Deadlock Avoidance

This approach to the deadlock problem anticipates deadlock before it actually occurs. This approach employs an algorithm to access the possibility that deadlock could occur and acting accordingly. This method differs from deadlock prevention, which guarantees that deadlock cannot occur by denying one of the necessary conditions of deadlock.

If the necessary conditions for a deadlock are in place, it is still possible to avoid deadlock by being careful when resources are allocated. Perhaps the most famous deadlock avoidance algorithm, due to Dijkstra [1965], is the Bankerís algorithm. So named because the process is analogous to that used by a banker in deciding if a loan can be safely made.

 

 

Bankerís Algorithm

In this analogy

Customers processes
Units resources, say, tape drive
Banker Operating System


Customers Used Max  
A
B
C
D
0
0
0
0
6
5
4
7
Available Units = 10
       
  Fig. 1    


In the above figure, we see four customers each of whom has been granted a number of credit nits. The banker reserved only 10 units rather than 22 units to service them. At certain moment, the situation becomes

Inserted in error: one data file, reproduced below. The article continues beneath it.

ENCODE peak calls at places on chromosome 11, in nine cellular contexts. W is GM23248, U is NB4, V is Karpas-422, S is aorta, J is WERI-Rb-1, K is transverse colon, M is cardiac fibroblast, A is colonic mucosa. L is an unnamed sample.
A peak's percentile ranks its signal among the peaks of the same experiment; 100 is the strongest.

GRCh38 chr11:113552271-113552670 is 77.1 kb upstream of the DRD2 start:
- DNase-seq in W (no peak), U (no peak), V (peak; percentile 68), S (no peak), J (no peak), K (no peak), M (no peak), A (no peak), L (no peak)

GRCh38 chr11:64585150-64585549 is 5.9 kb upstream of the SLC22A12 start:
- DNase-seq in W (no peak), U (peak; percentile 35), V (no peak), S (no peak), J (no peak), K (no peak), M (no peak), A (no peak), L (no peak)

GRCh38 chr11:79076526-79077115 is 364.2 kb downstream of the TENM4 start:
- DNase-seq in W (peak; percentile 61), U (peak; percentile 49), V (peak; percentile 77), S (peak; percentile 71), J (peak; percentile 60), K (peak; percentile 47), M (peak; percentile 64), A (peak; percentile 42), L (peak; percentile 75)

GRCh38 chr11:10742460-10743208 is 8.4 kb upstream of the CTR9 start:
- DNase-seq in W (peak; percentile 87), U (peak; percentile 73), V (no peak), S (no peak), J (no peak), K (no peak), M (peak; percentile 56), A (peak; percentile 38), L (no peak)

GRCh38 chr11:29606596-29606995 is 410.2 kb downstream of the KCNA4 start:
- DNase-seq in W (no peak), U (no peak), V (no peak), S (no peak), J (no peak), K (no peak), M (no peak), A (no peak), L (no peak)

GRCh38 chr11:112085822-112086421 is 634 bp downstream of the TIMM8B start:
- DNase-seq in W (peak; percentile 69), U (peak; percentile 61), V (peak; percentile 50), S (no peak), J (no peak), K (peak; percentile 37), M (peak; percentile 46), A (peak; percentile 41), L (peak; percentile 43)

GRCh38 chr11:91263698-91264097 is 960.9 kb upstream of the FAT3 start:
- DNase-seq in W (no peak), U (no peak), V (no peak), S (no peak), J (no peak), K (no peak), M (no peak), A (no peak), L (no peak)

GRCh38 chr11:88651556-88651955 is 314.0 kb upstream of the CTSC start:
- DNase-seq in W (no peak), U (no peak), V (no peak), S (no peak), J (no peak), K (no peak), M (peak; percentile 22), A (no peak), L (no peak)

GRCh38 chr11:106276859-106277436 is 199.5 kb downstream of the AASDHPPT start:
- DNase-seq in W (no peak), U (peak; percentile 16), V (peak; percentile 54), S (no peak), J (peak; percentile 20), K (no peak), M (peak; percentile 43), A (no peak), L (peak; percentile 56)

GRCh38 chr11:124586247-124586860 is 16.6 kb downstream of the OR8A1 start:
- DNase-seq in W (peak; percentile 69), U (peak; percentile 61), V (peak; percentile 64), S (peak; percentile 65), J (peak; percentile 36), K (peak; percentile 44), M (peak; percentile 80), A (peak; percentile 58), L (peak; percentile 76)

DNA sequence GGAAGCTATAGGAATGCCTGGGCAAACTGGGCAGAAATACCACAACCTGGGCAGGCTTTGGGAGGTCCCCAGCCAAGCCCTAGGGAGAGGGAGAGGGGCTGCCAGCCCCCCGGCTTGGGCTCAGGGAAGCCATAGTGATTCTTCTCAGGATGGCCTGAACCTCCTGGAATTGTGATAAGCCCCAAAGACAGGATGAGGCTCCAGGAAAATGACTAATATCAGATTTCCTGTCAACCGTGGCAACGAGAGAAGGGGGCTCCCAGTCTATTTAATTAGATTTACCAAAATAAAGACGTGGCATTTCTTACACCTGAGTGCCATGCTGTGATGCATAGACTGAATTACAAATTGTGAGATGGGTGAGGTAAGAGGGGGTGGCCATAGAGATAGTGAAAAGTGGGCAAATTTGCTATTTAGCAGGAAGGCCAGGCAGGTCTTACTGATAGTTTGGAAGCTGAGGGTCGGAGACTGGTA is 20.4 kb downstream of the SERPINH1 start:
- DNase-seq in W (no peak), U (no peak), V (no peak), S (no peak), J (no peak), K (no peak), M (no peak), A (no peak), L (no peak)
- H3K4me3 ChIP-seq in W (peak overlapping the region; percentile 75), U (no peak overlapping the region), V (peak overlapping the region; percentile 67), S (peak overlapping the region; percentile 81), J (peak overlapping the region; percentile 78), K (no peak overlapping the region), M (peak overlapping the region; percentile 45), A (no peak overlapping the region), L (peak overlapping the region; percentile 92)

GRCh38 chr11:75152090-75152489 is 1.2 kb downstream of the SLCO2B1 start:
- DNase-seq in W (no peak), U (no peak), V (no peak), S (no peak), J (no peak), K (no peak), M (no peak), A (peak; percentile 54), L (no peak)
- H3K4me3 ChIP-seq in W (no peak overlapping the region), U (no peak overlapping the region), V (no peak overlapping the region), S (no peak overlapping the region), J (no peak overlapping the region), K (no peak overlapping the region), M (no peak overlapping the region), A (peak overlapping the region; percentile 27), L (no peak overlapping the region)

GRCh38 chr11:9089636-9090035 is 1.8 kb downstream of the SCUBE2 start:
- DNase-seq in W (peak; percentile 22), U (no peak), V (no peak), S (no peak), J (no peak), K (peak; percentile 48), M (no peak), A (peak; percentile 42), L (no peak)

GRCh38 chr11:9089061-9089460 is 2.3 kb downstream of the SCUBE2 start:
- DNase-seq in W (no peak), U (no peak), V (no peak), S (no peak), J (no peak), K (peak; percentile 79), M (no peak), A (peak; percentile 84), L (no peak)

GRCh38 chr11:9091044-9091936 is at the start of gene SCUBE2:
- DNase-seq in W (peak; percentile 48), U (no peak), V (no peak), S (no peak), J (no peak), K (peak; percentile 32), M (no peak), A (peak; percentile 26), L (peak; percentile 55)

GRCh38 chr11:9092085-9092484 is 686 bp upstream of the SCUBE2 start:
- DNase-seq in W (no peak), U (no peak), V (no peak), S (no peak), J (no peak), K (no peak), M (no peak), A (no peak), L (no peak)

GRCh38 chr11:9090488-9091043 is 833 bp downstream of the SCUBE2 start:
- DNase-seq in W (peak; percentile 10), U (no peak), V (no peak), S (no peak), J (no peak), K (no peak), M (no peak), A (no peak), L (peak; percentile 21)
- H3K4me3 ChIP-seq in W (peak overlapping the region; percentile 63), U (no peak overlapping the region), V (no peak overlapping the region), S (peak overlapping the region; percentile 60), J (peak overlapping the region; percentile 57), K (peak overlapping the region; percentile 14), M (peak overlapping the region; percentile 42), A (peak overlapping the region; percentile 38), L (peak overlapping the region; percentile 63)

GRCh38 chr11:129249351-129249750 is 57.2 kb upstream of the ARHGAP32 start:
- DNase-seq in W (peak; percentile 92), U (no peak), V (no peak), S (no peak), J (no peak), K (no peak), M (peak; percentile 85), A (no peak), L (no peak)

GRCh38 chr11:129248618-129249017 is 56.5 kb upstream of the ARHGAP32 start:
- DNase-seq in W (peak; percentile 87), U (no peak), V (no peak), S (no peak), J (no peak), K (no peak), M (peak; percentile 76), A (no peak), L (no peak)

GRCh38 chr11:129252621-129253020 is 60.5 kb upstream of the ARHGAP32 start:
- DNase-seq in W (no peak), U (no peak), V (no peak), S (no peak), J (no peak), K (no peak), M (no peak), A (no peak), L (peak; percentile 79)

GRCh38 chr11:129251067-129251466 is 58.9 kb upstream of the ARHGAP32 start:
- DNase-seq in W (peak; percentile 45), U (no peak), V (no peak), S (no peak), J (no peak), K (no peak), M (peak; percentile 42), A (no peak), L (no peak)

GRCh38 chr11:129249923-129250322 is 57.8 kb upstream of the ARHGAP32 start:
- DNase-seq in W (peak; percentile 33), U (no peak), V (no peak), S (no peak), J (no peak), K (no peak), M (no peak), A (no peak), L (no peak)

Customers Used Max  
A
B
C
D
1
1
2
4
6
5
4
7
Available Units = 2
       
  Fig. 2    


Safe State    The key to a state being safe is that there is at least one way for all users to finish. In other analogy, the state of figure 2 is safe because with 2 units left, the banker can delay any request except C's, thus letting C finish and release all four resources. With four units in hand, the banker can let either D or B have the necessary units and so on.

Unsafe State     Consider what would happen if a request from B for one more unit were granted in above figure 2.

We would have following situation

Customers Used Max  
A
B
C
D
1
2
2
4
6
5
4
7
Available Units = 1
       
  Fig. 3    

This is an unsafe state.

If all the customers namely A, B, C, and D asked for their maximum loans, then banker could not satisfy any of them and we would have a deadlock.

Important Note:     It is important to note that an unsafe state does not imply the existence or even the eventual existence a deadlock. What an unsafe state does imply is simply that some unfortunate sequence of events might lead to a deadlock.

The Banker's algorithm is thus to consider each request as it occurs, and see if granting it leads to a safe state. If it does, the request is granted, otherwise, it postponed until later. Haberman [1969] has shown that executing of the algorithm has complexity proportional to N2 where N is the number of processes and since the algorithm is executed each time a resource request occurs, the overhead is significant.